An HSM copy may be stored in a format other than the native application format (e.g., where the data is compressed, encrypted, deduplicated, and/or otherwise modified from the original application format). In some cases, copies which involve the removal of data from source storage and the maintenance of stub or other logical reference information on source storage may be referred to generally as “on-line archive copies”. On the other hand, copies which involve the removal of data from source storage without the maintenance of stub or other logical reference information on source storage may be referred to as “off-line archive copies”.

Auxiliary Copy and Disaster Recovery Operations

An auxiliary copy is generally a copy operation in which a copy is created of an existing secondary copy 116. For instance, an initial or “primary” secondary copy 116 may be generated using or otherwise be derived from primary data 112, whereas an auxiliary copy is generated from the initial secondary copy 116. Auxiliary copies can be used to create additional standby copies of data and may reside on different secondary storage devices 108 than initial secondary copies 116. Thus, auxiliary copies can be used for recovery purposes if initial secondary copies 116 become unavailable. Exemplary compatible auxiliary copy techniques are described in further detail in U.S. Pat. No. 8,230,195, which is incorporated by reference herein.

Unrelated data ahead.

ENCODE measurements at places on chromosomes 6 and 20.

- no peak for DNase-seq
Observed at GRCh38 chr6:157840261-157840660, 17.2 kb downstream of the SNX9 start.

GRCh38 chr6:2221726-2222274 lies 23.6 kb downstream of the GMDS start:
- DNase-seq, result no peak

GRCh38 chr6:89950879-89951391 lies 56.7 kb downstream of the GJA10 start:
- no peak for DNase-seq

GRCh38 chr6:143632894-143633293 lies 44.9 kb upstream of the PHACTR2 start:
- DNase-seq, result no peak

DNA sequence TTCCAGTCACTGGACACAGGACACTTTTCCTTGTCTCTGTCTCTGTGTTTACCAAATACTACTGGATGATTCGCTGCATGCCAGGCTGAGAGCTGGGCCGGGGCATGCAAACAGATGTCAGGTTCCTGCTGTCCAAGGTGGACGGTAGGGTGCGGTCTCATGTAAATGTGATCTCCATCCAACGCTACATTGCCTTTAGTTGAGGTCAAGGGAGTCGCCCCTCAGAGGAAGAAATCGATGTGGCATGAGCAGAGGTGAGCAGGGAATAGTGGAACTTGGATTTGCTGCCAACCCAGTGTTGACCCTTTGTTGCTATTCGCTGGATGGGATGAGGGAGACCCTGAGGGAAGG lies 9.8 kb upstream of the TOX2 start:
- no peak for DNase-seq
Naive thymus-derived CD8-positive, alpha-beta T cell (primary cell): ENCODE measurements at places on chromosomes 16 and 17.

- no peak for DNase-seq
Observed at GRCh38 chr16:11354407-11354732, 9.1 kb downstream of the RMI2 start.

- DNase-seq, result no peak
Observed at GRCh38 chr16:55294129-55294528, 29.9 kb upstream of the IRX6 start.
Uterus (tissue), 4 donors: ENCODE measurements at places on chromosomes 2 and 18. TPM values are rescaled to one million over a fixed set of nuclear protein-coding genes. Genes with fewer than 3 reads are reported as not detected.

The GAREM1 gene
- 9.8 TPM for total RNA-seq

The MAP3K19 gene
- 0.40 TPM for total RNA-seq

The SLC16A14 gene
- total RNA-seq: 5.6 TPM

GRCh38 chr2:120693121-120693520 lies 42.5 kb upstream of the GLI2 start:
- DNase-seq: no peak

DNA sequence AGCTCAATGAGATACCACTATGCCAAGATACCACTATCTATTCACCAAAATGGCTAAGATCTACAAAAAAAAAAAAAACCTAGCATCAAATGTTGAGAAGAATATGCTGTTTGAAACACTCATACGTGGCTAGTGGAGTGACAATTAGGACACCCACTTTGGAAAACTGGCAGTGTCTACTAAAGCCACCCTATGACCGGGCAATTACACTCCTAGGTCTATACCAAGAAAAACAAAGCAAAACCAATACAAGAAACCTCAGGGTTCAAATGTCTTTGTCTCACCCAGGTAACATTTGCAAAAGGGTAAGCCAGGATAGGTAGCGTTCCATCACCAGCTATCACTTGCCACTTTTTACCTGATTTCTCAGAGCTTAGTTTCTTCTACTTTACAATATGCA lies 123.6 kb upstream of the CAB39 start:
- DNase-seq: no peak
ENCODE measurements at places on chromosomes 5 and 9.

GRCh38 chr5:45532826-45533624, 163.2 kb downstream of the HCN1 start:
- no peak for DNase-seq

The information management system 100 may also perform disaster recovery operations that make or retain disaster recovery copies, often as secondary, high-availability disk copies. The information management system 100 may create secondary disk copies and store the copies at disaster recovery locations using auxiliary copy or replication operations, such as continuous data replication technologies. Depending on the particular data protection goals, disaster recovery locations can be remote from the client computing devices 102 and primary storage devices 104, remote from some or all of the secondary storage devices 108, or both.

Data Processing and Manipulation Operations